But like you said, the streamer war dynamics means that there’s going to be an aggressive buying race over the next two to three years. It’s not going away over the next six months. It’s going to increase. And if these firms can buy up a bunch of media assets, consolidate them, get them to a certain scale, and even potentially, who knows? Is the next Shondaland deal with Netflix? Will we start seeing equivalents of that with Apollo and Blackstone packaged into their new media portfolios? Potentially. And then they’re going to flip them for a good profit, I think, in the next 36 months. So I wasn’t seeing this coming, but it seems to make sense.

 

Andrew Cohen:

How do you think that the increasing stack presence plays into all this?

 

Chris Erwin:

Obviously Buzzfeed is going public in a spec and is using spec proceeds and other investment to roll up complex, as well. As these digitally native companies, again, are realizing increased scale through consolidation, then getting more investment through spec, maybe they’re upping their quality of programming. And they’re looking at really premium franchises, like say Hot Ones under Complex or Buzzfeed Tasty, and say, “How can we go even bigger and make this attractive to a Netflix or a Peacock or a Discovery and align with their Food Network programming?” Yeah. Maybe that also feeds the wars in the future. I don’t know. That’s my two cents.

 

Andrew Cohen:

Totally makes sense. So as we look at what you just said, that PE, they’re holding for this big buying spree to come as values are inflating for content and IP, I think makes you think of who these buyers are going to be. One thing that comes to mind is just the OTT platforms themselves. So, and we’re already seeing platforms spending tons of money on output deals. You mentioned Shondaland, Viacom, CBS. Would it make sense for them to follow the Disney model? Like what Disney did acquiring Pixar or Marvel, and acquiring studios outright to own the process from end to end, from development to distribution. And then I think beyond that, there’s a few other potential buyers in the market. Like consumer product brands. We saw Apple is one of the companies that are better being rumored to buy A24. Nike is one of the companies being rumored to buy SpringHill. So I think as we’re seeing media and commerce merge and content become this universal truth, I could definitely see a world where these studios serve real value to companies even outside of the streaming wars, as we know it.

 

Chris Erwin:

Well, I think of note, Andrew, that there’s just also not a lot of premium studio assets left, right? MGM was taken off the table, Legendary was taken off the table. I think Lionsgate is rumored. I think a question that I’m left with is like, what are these other assets that could be exciting for, say, new buyers for these CPG companies. Like a Nike, for example. So here’s a crazy thought. Thinking about the next big source of digitally-native IP that caters to these new, young fandoms that are going to become older and want to have loyalty with platforms over the years, might some of these streamers start dipping their toes in acquiring large metaverse creators or worlds? Is that something we might see? I think that’s top of mind because we’re doing some work that’s relevant in that space, but just a random thought that came to me.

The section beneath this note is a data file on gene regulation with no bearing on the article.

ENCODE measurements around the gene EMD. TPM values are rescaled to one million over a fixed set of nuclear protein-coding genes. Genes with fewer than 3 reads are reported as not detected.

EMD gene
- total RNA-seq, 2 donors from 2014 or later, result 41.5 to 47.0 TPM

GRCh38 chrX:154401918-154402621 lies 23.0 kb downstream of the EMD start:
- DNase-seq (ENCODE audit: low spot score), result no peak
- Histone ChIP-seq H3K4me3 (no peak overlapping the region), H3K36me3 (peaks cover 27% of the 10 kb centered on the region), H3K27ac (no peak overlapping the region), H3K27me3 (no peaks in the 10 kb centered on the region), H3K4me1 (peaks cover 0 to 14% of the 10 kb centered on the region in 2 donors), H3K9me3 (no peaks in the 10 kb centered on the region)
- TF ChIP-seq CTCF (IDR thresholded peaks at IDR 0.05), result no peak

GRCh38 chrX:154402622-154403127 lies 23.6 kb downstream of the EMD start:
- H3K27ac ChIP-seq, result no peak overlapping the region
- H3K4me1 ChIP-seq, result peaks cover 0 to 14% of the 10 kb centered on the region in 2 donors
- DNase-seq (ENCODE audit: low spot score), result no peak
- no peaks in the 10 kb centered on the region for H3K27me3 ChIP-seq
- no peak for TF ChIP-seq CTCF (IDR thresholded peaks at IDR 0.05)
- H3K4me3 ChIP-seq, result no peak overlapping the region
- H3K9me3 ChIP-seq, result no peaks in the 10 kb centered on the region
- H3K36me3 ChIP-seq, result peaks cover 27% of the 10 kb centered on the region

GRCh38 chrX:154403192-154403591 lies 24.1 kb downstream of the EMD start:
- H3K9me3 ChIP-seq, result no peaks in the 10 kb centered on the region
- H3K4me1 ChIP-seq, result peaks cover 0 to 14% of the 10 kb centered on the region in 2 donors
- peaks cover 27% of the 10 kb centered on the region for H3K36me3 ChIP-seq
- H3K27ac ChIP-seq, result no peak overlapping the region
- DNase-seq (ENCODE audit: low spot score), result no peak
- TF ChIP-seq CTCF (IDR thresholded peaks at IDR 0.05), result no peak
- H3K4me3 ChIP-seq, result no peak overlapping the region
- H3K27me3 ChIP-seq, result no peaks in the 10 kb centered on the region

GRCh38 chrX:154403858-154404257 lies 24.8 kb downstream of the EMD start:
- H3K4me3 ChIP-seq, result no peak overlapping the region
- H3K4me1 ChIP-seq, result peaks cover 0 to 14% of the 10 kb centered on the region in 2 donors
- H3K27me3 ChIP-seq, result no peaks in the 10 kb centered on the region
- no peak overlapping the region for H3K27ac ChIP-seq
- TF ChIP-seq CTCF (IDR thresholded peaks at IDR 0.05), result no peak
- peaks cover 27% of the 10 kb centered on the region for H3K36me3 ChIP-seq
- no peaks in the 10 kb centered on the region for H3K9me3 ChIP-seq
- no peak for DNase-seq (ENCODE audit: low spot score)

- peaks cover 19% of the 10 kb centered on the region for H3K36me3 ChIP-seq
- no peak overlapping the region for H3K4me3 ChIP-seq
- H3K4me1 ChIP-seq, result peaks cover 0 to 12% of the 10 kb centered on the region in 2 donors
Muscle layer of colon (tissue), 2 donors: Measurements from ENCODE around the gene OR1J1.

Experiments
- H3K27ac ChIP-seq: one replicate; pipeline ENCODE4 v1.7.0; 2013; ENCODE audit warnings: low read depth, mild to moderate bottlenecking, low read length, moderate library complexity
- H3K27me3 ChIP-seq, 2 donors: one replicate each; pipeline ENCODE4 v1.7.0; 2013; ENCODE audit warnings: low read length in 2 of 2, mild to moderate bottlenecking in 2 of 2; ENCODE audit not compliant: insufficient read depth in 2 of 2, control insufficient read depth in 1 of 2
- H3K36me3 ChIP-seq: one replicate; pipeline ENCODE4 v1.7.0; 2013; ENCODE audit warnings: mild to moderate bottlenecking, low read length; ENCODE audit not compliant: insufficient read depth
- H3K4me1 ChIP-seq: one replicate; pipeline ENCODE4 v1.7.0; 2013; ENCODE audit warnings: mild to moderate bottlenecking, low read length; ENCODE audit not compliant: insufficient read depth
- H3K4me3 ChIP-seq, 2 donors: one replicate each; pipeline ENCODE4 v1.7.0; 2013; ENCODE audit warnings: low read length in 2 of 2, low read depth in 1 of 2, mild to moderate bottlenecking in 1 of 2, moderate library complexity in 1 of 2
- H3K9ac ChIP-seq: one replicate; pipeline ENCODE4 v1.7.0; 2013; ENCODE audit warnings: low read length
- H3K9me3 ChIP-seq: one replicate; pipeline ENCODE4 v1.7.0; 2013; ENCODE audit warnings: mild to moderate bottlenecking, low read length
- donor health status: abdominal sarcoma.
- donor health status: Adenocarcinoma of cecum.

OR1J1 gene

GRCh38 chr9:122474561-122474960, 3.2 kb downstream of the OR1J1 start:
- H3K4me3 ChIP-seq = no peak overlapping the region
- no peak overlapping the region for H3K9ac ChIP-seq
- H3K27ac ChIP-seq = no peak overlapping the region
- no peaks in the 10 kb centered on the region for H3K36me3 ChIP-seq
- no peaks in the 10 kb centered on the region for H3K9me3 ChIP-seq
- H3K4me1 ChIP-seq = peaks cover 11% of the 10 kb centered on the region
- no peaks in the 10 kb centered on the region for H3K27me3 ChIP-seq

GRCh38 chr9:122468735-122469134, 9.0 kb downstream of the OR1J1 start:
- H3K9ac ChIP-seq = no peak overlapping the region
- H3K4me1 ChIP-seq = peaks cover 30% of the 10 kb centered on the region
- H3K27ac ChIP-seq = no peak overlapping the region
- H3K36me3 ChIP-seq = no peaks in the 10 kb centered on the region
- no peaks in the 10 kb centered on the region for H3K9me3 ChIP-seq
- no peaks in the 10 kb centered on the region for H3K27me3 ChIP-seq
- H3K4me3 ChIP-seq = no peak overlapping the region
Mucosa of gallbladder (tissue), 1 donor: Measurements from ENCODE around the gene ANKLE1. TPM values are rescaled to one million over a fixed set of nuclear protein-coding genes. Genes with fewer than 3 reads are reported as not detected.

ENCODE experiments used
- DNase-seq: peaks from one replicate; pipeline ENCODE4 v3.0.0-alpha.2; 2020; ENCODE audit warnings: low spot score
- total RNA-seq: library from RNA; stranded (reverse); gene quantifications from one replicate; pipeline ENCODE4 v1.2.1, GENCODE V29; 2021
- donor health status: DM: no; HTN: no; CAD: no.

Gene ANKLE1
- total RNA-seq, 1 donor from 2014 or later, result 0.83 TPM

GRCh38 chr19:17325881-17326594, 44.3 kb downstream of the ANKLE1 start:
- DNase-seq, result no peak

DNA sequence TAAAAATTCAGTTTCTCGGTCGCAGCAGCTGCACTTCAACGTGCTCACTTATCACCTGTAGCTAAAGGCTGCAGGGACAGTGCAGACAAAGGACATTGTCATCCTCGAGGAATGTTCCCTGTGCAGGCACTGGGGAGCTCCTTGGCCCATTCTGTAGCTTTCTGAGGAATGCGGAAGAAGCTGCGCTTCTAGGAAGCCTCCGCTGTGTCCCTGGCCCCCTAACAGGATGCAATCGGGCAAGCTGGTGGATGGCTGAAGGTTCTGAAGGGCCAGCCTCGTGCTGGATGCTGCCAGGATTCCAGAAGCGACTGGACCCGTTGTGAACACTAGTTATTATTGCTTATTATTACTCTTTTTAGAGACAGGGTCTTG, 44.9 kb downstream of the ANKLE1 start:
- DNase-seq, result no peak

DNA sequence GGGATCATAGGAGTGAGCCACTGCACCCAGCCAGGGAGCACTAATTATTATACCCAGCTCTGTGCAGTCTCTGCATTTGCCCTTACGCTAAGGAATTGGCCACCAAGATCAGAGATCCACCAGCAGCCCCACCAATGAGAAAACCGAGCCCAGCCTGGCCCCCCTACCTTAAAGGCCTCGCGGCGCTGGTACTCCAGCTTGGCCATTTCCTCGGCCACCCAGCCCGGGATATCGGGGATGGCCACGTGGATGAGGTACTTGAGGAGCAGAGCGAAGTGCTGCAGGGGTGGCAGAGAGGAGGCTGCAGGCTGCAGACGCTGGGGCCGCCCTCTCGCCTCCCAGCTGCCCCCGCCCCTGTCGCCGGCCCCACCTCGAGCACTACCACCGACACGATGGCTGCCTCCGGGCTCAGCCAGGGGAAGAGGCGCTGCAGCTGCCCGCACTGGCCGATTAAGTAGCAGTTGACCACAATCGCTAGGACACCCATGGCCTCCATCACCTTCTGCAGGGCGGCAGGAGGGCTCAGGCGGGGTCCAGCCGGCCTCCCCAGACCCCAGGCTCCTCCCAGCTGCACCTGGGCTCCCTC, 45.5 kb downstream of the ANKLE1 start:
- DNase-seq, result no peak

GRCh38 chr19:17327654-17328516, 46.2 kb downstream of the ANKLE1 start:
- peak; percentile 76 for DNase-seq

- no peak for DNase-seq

Andrew Cohen:

Absolutely. I think eyeballs follow content and IP that they connect with. And right now, especially for younger audiences, a lot of that is being originated in the metaverse. So definitely wouldn’t be surprised to see that adapted by the main streaming platforms, I think even just, again, expanding the [inaudible 00:12:50] power defining the streaming wars, there’s also what we call the AVOD wars or the fast wars outside of subscription platforms like Netflix and HBO. You have the Roku’s, the Tubi’s of the world that amassing huge audiences at a really big footprint. But right now it’s still a really commodified space. And we’ve been seeing some moves into original content programming by them to differentiate them and their offerings in the marketplace, like the Quibi library acquisition that we mentioned earlier. But I could definitely see them moving more and more upstream to more premium tentpole originals. And to do that, I think acquiring a studio or production company would make a lot of sense.

 

Chris Erwin:

Yeah. I think the core business model for those AVOD and fast platforms is selling ad inventory across their third party content. But we know that the negotiation rights for selling that inventory, that is a constant battle with their partners, and who knows how the terms are going to change. And so where they have more control, is there more owned content hubs that they’re creating, which gives them not only more ad inventory, but also a differentiated user experience relative to their other fast peers, right?

 

Andrew Cohen:

With a bigger user base, bigger control of the market and audience size, you have more leverage with those ad partners. I think the most viable way to gain market share, and like I said, it’s kind of a commodified space, is by having differentiated premium content offering that can make Roku the go-to AVOD platform. And then once you own that audience, you could now have a lot more leverage in the ad market.

 

Chris Erwin:

We all know a lot of marketers are really frustrated by the fact that they are not able to participate in the SVOD environment. So we know marketers have been clamoring, Netflix say, like, “Let us in.” Also create an ad based model. Now we’re seeing that HBO max and peacock have ad-based support. But I think a lot of these marketers still want more premium content environments to advertise to consumers in. And I think the fast platforms are going to offer that for them as that demand goes up. I think that’s yet another reason why they’re going to start investing in more premium content, to get those ad dollars. But Andrew, I think that we are backing up against our time limit here. So unless there’s any final points, I think we’ve got to say, “Till next time.”

 

Andrew Cohen:

Next time. See you then.

 —